He says that this bill allows insurers to charge higher premiums to people who switch insurance.

The difference means, in effect, that insurers would be able to charge higher rates for new customers without prior insurance; that's explicitly barred by the 1988 insurance reform measure Proposition 103,


This is how the Attorney General of the state of California describes the proposition:

The Insurance Commissioner may adopt additional rating factors to determine automobile rates and premiums. Currently, 16 optional rating factors may be used for these purposes. For example, insurance companies may provide discounts to individuals for maintaining coverage with them. Insurance companies are prohibited, however, from offering this kind of discount to new customers who switch to them from other insurers.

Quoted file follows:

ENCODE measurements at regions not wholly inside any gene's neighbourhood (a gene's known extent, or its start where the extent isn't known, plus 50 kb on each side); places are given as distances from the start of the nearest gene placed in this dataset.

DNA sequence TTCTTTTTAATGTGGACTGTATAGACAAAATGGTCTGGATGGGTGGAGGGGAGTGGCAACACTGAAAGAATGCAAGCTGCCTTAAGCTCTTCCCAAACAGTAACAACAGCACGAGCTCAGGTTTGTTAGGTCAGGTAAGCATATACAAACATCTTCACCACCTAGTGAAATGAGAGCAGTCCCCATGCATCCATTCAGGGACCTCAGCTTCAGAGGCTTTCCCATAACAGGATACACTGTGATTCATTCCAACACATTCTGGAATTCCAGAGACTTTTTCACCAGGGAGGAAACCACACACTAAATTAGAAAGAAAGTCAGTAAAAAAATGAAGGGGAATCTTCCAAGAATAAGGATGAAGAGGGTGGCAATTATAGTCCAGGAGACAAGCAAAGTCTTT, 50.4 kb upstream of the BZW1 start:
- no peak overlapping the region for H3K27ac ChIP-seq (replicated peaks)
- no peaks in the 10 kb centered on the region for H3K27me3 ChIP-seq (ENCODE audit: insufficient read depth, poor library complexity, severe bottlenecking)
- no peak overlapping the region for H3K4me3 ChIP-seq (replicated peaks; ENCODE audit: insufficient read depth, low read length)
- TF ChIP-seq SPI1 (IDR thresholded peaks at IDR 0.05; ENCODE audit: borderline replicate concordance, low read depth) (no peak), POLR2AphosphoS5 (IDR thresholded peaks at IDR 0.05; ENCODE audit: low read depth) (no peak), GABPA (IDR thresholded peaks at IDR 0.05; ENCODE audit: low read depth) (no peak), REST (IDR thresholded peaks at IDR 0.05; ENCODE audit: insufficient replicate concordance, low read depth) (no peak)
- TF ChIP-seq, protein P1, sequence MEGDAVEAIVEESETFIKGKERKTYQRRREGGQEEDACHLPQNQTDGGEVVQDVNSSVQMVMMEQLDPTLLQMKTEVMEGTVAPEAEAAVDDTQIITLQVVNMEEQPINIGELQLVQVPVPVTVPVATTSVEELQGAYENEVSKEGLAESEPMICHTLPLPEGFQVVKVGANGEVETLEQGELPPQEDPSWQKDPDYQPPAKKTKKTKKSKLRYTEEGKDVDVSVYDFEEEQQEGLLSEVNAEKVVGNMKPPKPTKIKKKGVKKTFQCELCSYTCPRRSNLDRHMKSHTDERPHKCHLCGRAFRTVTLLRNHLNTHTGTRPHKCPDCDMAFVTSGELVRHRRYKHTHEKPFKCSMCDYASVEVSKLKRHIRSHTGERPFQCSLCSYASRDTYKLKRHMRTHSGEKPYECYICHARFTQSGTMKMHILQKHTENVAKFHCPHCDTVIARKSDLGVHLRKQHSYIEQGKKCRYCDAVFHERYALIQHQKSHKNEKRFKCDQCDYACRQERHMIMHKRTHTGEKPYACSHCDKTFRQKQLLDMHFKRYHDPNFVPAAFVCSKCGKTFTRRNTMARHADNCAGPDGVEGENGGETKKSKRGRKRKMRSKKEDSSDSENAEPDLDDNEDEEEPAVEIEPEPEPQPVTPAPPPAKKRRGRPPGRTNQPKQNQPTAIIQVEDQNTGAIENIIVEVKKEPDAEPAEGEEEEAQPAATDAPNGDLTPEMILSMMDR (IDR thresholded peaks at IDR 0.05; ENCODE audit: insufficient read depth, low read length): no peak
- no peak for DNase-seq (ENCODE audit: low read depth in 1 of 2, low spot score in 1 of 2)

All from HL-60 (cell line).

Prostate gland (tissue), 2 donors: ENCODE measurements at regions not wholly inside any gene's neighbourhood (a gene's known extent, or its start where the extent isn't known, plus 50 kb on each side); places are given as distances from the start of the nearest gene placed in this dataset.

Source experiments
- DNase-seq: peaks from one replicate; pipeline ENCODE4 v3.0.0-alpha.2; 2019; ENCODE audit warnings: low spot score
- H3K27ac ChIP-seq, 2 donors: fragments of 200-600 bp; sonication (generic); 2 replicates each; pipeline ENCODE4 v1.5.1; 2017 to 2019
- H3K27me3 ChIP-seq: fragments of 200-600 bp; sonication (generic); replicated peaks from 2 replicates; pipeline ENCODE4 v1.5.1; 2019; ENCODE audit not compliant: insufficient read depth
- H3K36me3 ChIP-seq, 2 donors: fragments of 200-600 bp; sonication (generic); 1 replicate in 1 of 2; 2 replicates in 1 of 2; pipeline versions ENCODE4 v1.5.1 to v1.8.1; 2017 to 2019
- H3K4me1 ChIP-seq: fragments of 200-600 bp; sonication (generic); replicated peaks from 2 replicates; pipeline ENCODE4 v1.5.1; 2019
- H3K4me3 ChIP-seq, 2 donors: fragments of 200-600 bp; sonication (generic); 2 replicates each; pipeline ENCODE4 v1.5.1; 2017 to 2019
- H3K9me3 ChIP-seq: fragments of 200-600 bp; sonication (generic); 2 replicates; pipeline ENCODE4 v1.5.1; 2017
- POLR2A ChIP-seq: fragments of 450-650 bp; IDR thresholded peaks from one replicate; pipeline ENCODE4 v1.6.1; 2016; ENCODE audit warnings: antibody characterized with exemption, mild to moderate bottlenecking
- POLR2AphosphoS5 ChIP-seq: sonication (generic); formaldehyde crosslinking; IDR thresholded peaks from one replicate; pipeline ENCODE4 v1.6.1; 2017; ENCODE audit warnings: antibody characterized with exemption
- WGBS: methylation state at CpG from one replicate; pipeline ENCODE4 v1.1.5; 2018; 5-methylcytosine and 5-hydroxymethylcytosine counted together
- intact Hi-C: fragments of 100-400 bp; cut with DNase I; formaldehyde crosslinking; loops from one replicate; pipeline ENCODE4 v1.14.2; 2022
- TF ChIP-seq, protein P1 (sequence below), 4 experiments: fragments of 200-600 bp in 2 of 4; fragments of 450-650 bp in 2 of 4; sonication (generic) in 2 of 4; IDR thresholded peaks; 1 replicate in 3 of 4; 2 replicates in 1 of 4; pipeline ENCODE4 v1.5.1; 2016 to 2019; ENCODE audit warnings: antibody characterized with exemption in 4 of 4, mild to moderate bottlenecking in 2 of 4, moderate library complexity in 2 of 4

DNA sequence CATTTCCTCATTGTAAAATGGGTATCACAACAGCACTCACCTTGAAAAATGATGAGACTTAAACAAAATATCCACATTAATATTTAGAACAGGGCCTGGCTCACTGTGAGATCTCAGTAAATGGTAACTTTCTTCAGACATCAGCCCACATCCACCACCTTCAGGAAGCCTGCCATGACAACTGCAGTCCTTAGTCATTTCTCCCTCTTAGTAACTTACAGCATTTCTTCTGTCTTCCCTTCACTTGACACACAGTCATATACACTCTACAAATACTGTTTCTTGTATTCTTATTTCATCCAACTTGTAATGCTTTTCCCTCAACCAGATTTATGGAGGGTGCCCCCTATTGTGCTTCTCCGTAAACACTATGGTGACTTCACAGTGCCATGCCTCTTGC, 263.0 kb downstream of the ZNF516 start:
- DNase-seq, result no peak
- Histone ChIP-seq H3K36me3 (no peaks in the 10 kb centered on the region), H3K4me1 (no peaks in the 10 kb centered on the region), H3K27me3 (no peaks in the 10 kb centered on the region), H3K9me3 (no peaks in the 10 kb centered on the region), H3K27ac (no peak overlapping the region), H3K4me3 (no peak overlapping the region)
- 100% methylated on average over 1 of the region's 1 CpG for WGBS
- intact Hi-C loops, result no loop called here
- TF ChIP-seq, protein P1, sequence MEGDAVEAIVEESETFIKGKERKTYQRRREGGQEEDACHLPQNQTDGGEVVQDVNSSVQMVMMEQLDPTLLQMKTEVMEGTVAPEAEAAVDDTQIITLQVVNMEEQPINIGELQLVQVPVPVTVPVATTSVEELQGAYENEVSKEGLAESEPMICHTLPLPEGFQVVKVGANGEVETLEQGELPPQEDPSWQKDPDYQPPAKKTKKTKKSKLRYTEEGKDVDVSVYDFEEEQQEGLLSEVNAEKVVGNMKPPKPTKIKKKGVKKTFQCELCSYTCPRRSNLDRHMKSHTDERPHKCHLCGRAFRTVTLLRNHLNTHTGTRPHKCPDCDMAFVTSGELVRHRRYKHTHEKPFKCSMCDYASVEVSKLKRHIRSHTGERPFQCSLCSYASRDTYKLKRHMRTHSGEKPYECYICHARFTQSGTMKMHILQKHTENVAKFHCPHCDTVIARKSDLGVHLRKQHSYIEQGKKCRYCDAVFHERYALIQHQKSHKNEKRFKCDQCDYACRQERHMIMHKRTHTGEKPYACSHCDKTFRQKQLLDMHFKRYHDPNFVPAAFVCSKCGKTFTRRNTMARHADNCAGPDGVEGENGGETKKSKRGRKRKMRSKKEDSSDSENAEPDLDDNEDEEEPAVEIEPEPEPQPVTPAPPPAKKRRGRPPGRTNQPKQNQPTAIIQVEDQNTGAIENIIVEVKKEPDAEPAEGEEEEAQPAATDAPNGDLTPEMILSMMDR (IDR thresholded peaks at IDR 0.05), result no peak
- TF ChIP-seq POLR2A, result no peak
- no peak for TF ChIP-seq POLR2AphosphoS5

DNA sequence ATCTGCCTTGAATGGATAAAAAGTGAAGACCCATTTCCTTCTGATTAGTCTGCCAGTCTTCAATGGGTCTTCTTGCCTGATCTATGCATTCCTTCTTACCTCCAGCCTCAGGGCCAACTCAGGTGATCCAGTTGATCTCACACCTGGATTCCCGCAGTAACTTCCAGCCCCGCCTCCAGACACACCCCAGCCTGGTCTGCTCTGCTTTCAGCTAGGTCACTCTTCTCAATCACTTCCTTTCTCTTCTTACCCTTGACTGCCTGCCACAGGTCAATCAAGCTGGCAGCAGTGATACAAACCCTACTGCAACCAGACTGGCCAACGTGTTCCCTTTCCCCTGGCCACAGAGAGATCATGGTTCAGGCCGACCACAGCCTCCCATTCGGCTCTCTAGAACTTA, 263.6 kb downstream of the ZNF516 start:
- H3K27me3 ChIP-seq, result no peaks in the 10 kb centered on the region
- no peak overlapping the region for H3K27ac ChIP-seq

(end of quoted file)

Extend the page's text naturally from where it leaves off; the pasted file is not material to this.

This measure allows an insurance company to offer a “continuous coverage discount" on automobile insurance policies to new customers who switch their coverage from another insurer


So the statement that "charging higher rates to new customers who switch is barred by Prop 103" is a false statement, that is it is a lie. It not only is not barred by that poposition, it is actually required by that proposition because extending the "continuous coverage discount" to those new customers is not presently permitted.

Prop 33 would permit extending the "continuous coverage discount" to new customers and would therefor permit charging lower rates to new customers who switch coverage.

What Prop 103 does is lock drivers into their present insurer and prevent them from switching to other carriers, because they have the "continuous coverage discount" which they cannot transfer to the new carrier. By allowing the discount to be offered by the new carrier Mercury gains an opportunity to pilfer customers from his competitors nad, in fact, the Proposition does increase the competitiveness of the insurance market in California.